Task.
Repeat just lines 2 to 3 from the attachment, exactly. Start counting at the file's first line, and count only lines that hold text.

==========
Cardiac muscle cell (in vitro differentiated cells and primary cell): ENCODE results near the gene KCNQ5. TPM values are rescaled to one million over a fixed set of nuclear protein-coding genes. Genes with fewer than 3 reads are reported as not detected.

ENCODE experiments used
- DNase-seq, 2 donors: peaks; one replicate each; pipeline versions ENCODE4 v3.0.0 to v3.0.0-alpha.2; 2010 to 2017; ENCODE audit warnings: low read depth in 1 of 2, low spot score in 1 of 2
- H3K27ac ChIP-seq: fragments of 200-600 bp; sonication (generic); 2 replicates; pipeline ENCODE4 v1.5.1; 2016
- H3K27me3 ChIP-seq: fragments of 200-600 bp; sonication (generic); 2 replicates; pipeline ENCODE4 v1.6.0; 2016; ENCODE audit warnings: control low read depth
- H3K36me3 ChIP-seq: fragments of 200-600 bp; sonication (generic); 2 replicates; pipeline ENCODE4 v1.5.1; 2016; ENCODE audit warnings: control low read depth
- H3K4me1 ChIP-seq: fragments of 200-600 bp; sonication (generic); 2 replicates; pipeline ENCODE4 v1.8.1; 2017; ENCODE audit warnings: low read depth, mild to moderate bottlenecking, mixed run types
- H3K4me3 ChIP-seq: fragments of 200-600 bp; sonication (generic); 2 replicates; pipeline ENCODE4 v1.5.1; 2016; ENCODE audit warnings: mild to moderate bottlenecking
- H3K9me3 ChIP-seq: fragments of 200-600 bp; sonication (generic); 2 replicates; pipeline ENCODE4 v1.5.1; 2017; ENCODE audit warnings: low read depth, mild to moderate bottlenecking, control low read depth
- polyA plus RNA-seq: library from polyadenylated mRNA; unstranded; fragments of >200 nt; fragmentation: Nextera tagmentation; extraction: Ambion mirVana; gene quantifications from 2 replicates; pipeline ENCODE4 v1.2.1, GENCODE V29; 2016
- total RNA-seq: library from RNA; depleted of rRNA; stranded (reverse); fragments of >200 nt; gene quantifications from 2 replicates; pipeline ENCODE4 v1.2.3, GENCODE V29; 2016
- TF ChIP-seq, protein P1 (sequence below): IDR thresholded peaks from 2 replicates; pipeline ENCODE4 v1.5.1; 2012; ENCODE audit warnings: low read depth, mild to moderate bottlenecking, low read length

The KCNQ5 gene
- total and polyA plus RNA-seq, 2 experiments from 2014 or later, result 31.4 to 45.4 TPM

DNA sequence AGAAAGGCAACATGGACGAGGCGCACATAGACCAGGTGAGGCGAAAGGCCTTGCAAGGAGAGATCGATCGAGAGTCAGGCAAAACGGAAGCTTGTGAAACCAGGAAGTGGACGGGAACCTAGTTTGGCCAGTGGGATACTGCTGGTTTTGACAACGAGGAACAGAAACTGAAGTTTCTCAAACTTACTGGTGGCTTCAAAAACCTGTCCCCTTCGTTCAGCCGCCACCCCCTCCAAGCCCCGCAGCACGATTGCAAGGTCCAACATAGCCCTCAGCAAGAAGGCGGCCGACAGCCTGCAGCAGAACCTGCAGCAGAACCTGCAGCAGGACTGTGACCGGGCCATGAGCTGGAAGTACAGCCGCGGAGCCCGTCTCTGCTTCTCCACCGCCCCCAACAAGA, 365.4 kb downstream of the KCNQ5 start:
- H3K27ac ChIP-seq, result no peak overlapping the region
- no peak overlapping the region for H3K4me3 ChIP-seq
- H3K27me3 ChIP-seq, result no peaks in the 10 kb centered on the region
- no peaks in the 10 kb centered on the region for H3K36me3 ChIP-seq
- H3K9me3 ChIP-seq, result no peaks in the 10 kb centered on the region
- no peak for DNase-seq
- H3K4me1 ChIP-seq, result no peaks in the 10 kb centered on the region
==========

ENCODE experiments used
- DNase-seq, 2 donors: peaks; one replicate each; pipeline versions ENCODE4 v3.0.0 to v3.0.0-alpha.2; 2010 to 2017; ENCODE audit warnings: low read depth in 1 of 2, low spot score in 1 of 2